Category Archives: Africa

Wednesday’s Quick Clicks…

Monday’s Quick Clicks…


Tuesday’s Quick Clicks…


Law Review Issue on Wrongful Convictions Around the Globe Now in Print…


At long last, the University of Cincinnati Law Review symposium issue stemming from the 2011 International Innocence Conference in Cincinnati is finally in print.  The edition contains articles discussing and summarizing the causes and extent of wrongful conviction in countries across the globe.  You can find the entire volume here.  Congrats to all involved on completing this important work.

Tuesday’s Quick Clicks…

  • Kenya scarred by wrongful convictions (and the government’s refusal to acknowledge them)
  • Was the Stanley Wrice wrongful conviction hearing in Illinois subverted by politics?
  • RIP exoneree Forest Shomberg, found dead in Wisconsin of apparent drug overdose
  • The Alaska Supreme Court is considering proposed rule changes that would require lawyers in the state to disclose evidence that suggests a person has been wrongly accused or convicted of a crime.  Alaska state prosecutors and defense lawyers are currently not required to turn over exculpatory evidence – facts that point toward a defendant’s innocence.  For the past four years, the Alaska Bar Association has called on the court system to add rules to the Alaska Rules of Professional Conduct, which govern lawyers across the state. The American Bar Association has promoted similar state-level rules around the country.  “This is designed to encourage lawyers to think about the consequences of not doing anything,” said Steve Van Goor, counsel for the Alaska Bar Association. “When you’re in a position to report evidence and don’t, an innocent person sits in prison.”
  • Clerk fired for helping wrongfully convicted man said she would do the same thing all over again
  • New newsletter of Innocence Network UK available here

High Hopes for South African DNA Database


Yesterday, (August 15th 2013), the South African Parliament passed a bill, permitting the creation of a DNA database for South African police. The Criminal Law (Forensic Procedures) Amendment Bill, permits the taking of DNA from suspects during criminal investigations. While the cost of the DNA database and associated costs have been queried and concerns abound about whether the nation can afford the cost it is hoped that the human rights/ civil liberties concerns that have delayed the passing of the bill, have been addressed (e.g. see:  Costing queried as DNA bill gets the nod).

There are high hopes that in South  Africa, a country beset with a massive crime problem, with corruption rife within a highly dysfunctional justice system, will assist with criminal detection.


The DNA bill was supported by a very high profile (and successful) campaign by families of crime victims – you can see their work and campaign successes in their very professional website: ‘The DNA Project’.


As yet, even with the wide media coverage, there has been no mention of the use of DNA to exonerate innocent prisoners, of whom there would be expected to be many. The emphasis so far is all on the detection of offenders – although we know that the diligent use of DNA at an early stage in criminal investigations can be an effective tool in the prevention of wrongful convictions. However, it is hoped that with the establishment, and investment in a DNA database, South Africa may be able to take action on miscarriages of justice.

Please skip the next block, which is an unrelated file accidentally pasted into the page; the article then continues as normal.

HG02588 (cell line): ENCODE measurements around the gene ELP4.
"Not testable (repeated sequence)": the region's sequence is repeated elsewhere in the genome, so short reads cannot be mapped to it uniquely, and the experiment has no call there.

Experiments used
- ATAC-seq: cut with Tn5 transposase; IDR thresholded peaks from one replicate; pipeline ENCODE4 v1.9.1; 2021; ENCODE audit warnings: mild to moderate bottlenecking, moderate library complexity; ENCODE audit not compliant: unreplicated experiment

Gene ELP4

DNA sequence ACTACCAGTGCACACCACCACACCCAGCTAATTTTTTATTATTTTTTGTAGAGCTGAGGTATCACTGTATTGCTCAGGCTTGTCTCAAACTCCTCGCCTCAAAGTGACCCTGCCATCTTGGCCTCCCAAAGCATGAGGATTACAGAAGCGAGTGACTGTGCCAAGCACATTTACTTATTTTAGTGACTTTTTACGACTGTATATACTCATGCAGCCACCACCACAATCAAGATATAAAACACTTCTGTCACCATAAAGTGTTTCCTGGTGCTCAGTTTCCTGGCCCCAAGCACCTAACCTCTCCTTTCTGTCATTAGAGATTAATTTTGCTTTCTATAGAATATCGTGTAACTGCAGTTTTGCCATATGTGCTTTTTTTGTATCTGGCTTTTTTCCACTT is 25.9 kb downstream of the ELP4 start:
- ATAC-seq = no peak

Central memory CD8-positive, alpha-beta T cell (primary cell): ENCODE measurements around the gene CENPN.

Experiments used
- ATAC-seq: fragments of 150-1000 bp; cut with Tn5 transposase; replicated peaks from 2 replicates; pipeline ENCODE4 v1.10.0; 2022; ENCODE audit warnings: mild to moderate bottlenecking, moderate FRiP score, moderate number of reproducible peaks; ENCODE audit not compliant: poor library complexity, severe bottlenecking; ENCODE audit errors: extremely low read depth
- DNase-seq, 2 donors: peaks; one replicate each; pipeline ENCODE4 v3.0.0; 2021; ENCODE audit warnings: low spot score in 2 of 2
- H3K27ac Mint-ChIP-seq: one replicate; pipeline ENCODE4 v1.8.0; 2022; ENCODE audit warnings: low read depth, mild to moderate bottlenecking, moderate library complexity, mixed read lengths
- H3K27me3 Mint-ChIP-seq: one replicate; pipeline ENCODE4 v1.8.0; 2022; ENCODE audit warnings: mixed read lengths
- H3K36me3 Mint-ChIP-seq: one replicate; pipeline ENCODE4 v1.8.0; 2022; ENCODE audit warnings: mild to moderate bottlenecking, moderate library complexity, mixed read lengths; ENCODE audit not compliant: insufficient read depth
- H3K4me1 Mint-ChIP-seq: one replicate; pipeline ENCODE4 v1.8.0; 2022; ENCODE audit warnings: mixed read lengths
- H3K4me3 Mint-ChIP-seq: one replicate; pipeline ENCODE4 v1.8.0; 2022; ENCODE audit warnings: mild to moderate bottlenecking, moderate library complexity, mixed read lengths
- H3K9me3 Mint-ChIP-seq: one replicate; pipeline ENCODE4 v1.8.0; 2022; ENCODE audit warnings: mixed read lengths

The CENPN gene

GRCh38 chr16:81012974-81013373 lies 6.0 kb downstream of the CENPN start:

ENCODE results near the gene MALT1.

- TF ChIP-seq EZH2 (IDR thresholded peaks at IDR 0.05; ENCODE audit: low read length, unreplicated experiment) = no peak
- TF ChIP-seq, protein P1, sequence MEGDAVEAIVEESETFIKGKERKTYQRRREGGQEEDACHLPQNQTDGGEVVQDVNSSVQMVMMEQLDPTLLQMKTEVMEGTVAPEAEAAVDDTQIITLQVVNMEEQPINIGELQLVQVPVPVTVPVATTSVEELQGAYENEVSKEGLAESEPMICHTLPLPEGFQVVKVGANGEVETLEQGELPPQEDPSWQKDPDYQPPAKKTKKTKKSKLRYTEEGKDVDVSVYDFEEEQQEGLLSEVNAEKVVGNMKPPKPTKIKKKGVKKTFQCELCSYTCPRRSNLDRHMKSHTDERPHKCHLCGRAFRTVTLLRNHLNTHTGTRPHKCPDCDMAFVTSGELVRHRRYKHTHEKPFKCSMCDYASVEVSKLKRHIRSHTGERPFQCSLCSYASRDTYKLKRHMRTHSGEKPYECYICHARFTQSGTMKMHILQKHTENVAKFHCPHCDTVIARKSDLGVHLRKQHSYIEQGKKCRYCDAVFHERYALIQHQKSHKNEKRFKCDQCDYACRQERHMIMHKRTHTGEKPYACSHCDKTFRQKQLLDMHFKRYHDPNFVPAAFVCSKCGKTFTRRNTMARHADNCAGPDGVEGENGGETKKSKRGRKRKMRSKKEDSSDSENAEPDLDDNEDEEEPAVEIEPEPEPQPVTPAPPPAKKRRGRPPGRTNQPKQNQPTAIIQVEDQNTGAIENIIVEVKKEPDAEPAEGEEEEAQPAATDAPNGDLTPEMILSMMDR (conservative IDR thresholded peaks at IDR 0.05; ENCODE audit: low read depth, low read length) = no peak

Further north, in Kenya, there has been a recent call to recognise the potential for miscarriages of justice, and take action to give greater rights of appeal and for the judicial system to acknowledge the possibility of miscarriages of justice, albeit the country is yet to publicise any: Kenya scarred by miscarriage of justicePerhaps there is cause for cautious optimism that the ‘innocence movement’ may be spreading to the African continent.

Wrongful Convictions and South Africa…

From news source:

Johannesburg – Convicted murderer Fusi Mofokeng didn’t kill anyone. Yet he was arrested in 1992, imprisoned for 19 years and today continues to struggle with parole restrictions on his personal freedom as he fights to clear his name.

Investigative journalists with the Wits Justice Project have campaigned for Mofokeng’s exoneration for years, along with lawyers who are working pro bono on his case.

Over time, appeals failed, a proposal for presidential pardon was denied and transcripts disappeared. Now Mofokeng’s advocates are considering taking his case to the Constitutional Court in a bid to wipe his record clean.

The difficulty, his sponsors say, is that the state isn’t willing to admit to having wrongfully detained a man for nearly two decades. It doesn’t help that there is no recourse in the criminal justice system for the wrongfully convicted seeking exoneration.

Mofokeng’s life changed on April 2, 1992, when he was arrested for hosting Mofokeng’s brother-in-law and seven other men at his house. The guests were members of the ANC’s self-defence units (SDU), and they were passing through Free State to assist the ANC cause in KwaZulu-Natal.

The day after the men stayed with Mofokeng, they were caught in a shootout with police in Bethlehem. One officer was killed and another was critically injured. Later, police arrived to arrest Mofokeng, his brother-in-law and Tshokolo Mokoena, who had also coincidentally visited Mofokeng on the same day.